Register Citizen August 5, 2020
Area leaders and organizations are coming together to find a long-term plan for safe and equitable access to the Housatonic River, accoding to a statement.
“The summer of 2020 is highlighting the urgent need for thoughtful solutions for river access. In the era of Covid-19, with public pools and beaches closed, more people than ever are visiting river access sites in northwest Connecticut. Overcrowding, public safety concerns and littering — all issues that have been trending over the last few years in this area — are multiplied in 2020 with more users, and the added concern of maintaining social distance,” members said in a statement. “The result is more state and town closures of public recreation areas, forcing more people to squeeze into fewer sites. Fewer places to get on the river is creating even more overcrowding and public safety issues at the sites that are still open- including swimming in areas that are unsafe.
“This is why the Housatonic River Commission and the Housatonic Valley Association have joined forces to mitigate the immediate issues they’re seeing from more visitors to the river this summer. HRC and HVA are also making a plan for bringing everyone that has a stake in recreational access on the Housatonic together to create long-term solutions to address these issues,” members said.
With support from HRC, First Light Power and Eversource Energy, HVA created the River Information and Outreach (RIO) program in 2018 as a response to increased use of unmanaged access sites along the Housatonic, according to the statement. RIO program staff visit popular spots along the River each weekend between July 4 and Labor Day to encourage behavior that keeps the River clean, and provide important information about site closures and river conditions, members said.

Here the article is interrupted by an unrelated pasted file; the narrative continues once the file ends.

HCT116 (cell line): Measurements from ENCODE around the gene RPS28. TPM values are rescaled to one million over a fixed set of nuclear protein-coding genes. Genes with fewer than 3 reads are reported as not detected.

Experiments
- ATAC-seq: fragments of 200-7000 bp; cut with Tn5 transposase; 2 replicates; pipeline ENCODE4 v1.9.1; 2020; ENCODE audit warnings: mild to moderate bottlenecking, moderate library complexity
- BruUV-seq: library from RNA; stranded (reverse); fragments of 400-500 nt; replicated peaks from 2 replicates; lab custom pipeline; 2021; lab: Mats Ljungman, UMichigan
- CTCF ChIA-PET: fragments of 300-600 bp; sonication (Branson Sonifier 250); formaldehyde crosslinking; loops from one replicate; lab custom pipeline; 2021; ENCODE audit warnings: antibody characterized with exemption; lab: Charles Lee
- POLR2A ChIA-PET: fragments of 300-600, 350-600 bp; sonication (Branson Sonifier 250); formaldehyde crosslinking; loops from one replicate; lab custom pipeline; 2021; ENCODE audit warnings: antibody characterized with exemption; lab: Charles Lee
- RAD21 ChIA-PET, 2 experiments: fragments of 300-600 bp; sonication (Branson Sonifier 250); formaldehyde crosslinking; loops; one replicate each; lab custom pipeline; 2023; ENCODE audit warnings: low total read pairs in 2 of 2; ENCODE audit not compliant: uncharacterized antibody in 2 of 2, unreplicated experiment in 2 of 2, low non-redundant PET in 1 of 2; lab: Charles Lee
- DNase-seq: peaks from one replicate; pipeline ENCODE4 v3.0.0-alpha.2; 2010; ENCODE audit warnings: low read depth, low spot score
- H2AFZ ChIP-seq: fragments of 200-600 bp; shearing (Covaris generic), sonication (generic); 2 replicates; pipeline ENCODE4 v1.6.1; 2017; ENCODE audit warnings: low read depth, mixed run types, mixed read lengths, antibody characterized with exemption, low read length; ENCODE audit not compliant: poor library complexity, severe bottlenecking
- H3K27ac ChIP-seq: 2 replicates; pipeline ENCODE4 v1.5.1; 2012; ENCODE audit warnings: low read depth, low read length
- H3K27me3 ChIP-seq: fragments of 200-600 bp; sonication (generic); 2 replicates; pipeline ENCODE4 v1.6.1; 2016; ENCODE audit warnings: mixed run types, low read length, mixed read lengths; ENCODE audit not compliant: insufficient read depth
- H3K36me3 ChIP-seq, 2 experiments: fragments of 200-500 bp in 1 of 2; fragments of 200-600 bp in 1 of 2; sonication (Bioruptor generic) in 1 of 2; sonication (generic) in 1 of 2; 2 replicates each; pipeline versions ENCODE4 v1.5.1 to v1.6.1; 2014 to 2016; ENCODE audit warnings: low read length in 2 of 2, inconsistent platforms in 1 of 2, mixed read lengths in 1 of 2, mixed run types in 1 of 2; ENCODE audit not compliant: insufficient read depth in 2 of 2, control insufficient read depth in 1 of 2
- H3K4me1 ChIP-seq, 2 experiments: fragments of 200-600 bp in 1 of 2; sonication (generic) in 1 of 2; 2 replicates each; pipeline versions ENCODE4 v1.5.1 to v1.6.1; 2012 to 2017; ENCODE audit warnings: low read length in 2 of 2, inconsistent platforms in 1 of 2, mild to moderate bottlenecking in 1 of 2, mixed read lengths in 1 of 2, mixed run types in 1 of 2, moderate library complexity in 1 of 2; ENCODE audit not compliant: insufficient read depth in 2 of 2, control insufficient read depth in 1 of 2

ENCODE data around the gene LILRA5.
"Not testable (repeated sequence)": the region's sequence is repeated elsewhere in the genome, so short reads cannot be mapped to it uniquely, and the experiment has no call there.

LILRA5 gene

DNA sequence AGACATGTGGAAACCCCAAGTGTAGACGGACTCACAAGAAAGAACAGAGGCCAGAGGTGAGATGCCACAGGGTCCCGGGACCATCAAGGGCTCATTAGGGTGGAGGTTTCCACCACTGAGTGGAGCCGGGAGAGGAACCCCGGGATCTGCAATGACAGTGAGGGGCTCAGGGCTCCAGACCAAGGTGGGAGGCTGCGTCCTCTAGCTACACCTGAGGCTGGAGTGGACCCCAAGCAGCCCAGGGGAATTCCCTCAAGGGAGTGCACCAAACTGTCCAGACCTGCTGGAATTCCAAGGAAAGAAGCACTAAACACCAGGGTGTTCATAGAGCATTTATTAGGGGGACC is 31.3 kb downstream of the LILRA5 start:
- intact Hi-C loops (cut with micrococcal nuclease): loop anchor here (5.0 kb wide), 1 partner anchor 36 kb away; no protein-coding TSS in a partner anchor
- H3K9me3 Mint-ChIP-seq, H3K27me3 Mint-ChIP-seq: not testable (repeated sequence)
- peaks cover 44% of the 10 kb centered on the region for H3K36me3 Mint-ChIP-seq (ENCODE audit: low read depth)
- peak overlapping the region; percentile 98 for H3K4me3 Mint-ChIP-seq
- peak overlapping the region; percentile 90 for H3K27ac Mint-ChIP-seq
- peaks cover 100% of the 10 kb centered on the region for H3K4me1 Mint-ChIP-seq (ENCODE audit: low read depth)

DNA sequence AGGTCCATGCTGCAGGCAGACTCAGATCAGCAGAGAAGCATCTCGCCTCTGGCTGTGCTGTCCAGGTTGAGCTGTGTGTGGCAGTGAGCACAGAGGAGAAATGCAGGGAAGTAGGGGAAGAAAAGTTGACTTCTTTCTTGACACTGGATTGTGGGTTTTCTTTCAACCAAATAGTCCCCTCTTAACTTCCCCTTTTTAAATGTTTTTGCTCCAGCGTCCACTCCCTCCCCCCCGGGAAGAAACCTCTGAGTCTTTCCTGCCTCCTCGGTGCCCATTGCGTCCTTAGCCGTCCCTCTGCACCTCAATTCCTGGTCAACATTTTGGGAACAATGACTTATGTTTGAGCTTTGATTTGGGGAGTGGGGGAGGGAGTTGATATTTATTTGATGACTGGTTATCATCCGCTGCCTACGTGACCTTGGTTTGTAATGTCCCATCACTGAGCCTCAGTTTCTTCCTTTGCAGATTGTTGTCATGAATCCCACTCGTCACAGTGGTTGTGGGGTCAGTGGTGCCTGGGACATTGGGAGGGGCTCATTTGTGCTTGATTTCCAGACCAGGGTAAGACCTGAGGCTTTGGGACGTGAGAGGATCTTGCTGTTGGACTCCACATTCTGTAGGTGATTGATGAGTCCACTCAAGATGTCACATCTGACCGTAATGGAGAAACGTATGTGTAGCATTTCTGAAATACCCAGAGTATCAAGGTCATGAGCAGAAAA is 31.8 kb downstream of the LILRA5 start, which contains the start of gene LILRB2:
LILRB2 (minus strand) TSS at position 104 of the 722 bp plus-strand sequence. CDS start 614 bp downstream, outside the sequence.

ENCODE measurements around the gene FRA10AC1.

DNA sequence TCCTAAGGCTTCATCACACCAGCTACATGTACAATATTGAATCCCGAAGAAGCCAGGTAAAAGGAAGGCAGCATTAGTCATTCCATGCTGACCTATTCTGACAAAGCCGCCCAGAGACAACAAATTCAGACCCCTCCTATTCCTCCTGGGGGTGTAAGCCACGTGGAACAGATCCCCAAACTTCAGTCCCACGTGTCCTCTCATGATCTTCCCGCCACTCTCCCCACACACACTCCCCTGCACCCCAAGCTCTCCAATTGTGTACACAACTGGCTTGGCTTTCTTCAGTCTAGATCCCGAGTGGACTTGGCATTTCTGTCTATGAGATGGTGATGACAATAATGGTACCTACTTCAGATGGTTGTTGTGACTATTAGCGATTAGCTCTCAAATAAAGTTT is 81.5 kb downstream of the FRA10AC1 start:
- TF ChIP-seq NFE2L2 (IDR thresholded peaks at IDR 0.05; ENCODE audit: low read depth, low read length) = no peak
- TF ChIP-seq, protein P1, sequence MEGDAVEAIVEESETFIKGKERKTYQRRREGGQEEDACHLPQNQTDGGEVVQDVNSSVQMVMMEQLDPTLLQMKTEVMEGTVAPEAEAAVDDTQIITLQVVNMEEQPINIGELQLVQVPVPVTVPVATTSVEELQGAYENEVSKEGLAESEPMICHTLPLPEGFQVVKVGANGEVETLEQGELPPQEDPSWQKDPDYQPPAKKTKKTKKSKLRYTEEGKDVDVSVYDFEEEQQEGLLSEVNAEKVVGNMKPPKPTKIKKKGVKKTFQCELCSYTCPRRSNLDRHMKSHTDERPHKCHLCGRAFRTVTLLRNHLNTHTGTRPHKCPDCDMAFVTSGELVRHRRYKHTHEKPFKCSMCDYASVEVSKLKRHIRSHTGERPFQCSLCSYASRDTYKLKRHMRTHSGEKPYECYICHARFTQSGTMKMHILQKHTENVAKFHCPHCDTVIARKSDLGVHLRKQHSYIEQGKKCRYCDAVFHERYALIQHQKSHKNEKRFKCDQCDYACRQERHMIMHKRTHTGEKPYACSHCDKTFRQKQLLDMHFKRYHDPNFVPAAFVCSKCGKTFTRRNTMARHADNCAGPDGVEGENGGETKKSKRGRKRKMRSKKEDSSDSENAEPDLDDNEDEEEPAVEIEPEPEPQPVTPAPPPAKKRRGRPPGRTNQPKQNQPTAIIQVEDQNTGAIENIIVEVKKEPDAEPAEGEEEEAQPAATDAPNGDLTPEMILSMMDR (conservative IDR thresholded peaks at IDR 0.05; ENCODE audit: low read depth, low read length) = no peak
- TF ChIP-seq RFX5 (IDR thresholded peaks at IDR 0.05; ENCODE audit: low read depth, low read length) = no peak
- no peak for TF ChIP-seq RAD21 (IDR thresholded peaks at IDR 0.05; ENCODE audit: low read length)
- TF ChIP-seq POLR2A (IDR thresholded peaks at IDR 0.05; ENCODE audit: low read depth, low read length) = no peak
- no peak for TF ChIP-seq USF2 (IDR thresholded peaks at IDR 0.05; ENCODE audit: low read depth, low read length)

According to Lindsay Larson, HVA Conservation Projects Manager, “RIO has had a positive impact on these unmanaged access sites. Our conversations with people visiting these spots appear to have helped reduce littering, and they’ve also taught us so much about who visits these sites, and why.” HVA’s RIO Stewards have been out on the Housatonic between North Kent Road and Great Falls every weekend this summer.
Mike Jastremski, HVA’s Watershed Conservation Director, said, “Recreational use of the Housatonic, specifically for uses we aren’t as familiar with like picnicking, has been increasing steadily for years now. What we’re seeing in 2020 shouldn’t be surprising, with so many places folks might go to beat the heat closed. It’s obvious that we need new ideas for providing access to the river that consider all the different ways people want to spend time on the water, while protecting the health of the river and public safety. Ultimately, we want to work together to develop local solutions that will be effective over the long-term. And the best way to do that is to make sure everyone’s voice is heard.”
HVA and the HRC are organizing a series of mediated conversations about Housatonic River access this fall and winter, and are seeking input from stakeholders and the public. William Tingley, HRC Chair, said, “Creating good, solid access points along the Housatonic is a core part of our mission. I’m happy to have HVA as a partner in this effort.”
Larson said, “It’s unfortunate that so many sites along the Housatonic are closed, but we’re grateful to have this opportunity to pause and really think about how we manage access to open space in northwestern Connecticut. We’re looking forward to the day that these sites along the Housatonic can be reopened, with effective and consistent management practices that allow equitable river access for all user groups.”
To be a part of this community discussion, contact HVA Conservation Projects Manager Lindsay Larson, email@example.com.
HVA has offices in Cornwall Bridge, Connecticut; Stockbridge, Massachusetts; and Wassaic, New York. For more information visit hvatoday.org.